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Question DetailsAsked on 7/5/2016

home auto repair mechanic zip code 10923

The hose from the coolant reservoir has disconnected.

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This is Brendon M. in Member Care.
I do apologize, but it does not look like you have a subscription with us to search.
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Brendon M.
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Answered 4 years ago by Member Services


Auto Repair would be your Search the List category - unfortunately, there is no separate listing for mobile mechanics.

Commonly this is just a push-on connection where you press the hose onto a "barb" - ridged stem sticking out - then tighten gently with a hose clamp (screw band or spring type) to hold it on - there is no pressure in this hose (passes into open-vented reservoir so only a few inches of liquid pressure on it) so a quite minor clamp pressure is all it takes - especially on the usually plastic tank.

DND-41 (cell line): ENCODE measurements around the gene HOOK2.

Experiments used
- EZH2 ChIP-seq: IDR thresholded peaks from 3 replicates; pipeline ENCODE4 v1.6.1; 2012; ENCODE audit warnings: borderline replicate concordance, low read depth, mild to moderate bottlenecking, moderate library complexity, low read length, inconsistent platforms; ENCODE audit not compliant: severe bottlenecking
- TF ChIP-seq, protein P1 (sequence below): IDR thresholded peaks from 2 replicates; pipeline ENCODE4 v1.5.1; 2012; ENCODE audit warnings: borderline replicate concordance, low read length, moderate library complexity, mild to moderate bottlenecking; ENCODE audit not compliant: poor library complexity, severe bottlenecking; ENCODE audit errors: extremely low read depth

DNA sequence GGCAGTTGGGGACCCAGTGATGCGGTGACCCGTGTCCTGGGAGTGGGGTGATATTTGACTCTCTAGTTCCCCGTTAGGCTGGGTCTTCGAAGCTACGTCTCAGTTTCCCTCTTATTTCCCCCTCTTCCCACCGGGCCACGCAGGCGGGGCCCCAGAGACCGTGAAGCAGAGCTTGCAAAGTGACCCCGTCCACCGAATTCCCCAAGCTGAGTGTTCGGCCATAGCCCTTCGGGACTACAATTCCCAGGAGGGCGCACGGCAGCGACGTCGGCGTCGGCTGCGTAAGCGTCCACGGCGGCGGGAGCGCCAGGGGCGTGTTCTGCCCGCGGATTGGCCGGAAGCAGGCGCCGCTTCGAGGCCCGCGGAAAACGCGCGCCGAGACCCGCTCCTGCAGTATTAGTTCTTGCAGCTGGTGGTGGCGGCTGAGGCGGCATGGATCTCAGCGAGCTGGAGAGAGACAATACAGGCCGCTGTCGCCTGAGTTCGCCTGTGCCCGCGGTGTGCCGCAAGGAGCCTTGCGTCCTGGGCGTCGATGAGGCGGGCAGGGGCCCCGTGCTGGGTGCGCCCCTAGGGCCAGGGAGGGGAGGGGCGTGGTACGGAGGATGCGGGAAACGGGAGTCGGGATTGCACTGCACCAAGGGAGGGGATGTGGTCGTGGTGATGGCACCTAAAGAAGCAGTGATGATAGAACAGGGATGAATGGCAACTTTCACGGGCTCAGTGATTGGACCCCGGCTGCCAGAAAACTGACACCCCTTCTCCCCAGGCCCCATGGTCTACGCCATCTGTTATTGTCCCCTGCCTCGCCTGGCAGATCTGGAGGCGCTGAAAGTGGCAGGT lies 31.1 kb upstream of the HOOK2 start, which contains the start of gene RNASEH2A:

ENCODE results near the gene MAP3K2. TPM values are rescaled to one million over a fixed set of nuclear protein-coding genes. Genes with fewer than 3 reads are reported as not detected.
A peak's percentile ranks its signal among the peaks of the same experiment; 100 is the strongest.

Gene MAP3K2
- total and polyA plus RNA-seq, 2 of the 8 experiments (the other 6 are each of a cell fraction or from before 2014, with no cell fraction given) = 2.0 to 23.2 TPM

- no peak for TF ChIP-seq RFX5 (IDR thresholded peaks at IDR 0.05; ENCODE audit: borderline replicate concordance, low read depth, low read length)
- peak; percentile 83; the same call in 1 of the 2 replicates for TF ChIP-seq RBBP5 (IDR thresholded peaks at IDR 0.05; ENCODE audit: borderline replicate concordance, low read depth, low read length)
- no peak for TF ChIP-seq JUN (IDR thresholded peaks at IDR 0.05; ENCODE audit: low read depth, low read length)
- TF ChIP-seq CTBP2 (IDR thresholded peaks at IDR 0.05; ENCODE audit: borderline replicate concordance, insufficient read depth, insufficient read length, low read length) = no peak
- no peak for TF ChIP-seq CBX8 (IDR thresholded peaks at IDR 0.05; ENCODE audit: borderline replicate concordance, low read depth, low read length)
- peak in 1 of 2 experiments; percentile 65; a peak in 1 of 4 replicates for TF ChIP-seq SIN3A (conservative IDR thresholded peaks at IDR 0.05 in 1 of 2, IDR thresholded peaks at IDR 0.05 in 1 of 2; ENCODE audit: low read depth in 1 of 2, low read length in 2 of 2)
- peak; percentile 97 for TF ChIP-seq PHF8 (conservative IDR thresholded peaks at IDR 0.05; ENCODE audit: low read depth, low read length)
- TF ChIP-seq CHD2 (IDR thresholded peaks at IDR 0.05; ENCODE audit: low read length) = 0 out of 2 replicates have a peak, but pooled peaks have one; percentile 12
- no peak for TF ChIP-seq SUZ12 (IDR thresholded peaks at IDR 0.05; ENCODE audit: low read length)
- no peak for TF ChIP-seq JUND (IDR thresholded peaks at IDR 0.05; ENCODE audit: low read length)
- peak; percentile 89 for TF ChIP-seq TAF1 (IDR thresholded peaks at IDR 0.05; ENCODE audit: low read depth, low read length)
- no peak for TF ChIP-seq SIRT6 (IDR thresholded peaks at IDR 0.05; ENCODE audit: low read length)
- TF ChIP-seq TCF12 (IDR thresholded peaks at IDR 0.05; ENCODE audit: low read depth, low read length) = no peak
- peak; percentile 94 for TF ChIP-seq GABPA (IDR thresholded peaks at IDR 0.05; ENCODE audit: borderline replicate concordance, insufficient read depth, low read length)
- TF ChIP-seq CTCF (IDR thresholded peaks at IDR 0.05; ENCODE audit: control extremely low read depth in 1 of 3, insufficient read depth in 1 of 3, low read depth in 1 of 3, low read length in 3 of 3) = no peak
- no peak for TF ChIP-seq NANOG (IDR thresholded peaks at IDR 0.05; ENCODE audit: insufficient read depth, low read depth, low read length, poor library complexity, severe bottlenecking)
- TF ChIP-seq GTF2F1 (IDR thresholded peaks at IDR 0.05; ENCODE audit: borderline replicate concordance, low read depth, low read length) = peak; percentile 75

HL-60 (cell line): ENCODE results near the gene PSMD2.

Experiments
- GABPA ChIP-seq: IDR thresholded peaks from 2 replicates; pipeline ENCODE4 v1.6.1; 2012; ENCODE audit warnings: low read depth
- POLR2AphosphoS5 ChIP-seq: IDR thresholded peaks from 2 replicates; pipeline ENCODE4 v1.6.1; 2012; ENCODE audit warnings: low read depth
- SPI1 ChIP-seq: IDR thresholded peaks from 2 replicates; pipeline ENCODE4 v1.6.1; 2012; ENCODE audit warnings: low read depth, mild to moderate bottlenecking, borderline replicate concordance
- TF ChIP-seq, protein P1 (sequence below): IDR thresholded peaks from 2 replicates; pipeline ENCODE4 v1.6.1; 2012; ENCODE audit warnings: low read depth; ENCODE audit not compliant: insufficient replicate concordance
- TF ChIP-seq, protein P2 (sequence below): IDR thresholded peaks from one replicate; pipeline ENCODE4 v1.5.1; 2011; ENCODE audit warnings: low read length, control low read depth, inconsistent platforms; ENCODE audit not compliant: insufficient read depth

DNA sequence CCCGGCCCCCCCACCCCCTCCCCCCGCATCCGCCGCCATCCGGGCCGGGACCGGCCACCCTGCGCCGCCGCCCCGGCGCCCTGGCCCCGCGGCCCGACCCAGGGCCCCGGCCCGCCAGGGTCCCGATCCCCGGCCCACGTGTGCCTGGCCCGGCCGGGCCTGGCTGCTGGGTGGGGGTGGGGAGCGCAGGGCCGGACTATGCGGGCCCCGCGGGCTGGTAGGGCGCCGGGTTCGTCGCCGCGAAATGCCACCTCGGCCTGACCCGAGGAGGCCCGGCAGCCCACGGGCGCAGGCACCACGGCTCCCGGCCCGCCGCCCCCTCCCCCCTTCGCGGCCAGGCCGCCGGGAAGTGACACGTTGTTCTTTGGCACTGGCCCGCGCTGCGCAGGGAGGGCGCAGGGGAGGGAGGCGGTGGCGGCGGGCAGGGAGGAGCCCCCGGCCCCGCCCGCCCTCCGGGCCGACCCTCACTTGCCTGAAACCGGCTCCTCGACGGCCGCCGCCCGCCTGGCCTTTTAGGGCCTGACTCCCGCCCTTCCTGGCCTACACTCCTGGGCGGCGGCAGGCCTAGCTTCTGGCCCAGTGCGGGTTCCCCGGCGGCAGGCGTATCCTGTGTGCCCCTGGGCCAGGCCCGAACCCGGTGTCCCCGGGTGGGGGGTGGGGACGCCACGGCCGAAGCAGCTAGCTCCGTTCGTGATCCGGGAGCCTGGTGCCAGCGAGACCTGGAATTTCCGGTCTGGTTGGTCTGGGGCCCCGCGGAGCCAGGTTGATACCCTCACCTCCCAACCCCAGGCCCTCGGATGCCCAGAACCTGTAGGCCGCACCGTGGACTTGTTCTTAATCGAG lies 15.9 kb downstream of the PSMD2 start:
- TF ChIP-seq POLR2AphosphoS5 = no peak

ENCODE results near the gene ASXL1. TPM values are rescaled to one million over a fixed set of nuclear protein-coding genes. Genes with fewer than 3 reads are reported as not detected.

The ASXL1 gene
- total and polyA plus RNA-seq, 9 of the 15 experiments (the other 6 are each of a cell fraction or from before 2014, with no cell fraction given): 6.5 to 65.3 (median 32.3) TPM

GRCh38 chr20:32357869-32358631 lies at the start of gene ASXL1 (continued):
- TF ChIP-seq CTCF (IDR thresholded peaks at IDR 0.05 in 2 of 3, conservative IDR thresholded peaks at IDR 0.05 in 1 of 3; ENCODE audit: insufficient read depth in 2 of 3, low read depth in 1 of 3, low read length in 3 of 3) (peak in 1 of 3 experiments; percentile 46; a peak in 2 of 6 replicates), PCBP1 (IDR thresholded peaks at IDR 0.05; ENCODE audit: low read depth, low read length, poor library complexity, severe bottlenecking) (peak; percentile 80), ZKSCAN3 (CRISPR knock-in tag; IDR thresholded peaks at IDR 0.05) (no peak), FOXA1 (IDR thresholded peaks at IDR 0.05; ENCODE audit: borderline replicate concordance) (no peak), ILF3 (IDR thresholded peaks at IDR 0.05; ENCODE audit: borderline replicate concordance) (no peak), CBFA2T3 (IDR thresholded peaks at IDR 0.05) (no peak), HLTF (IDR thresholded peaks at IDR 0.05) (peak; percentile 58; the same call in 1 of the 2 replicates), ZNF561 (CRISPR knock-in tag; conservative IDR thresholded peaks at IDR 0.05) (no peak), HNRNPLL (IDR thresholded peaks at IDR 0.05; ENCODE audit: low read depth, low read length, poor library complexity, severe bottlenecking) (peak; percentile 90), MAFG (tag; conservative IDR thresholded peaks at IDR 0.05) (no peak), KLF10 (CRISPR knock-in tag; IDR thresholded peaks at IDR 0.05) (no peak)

If the hose clamp has been lost (not slipped down the hose or hanging on the barb), if the hose presses on so it will stick on, you could probably safely drive to the nearest box or auto supply store (not more than maybe 5 miles or so) to buy replacement clamp to put on - takes either a pair of pliers or a regular screwdriver depending on clamp type, and I suspect if you needed help the store staff would probably help you put the clamp on - VERY simple assuming accessible.

The reason I say 5 miles or less is you may be low on coolant if the engine pushed coolant out of the opening/tube when it heated up.

And of course refill the reservoir to the correct level depending on engine temp with correct type of coolant and correct water/coolant mix percentage (commonly half and half). If the hot engine pushed coolant out so it is low on coolant, you may need to top it off through the filler cap on the large coolant hose (only open when engine is cool) before any substantive distance of driving to prevent overheating - because the reservoir coolant only gets pulled into the system when the engine cools down, not when hot.

Answered 4 years ago by LCD

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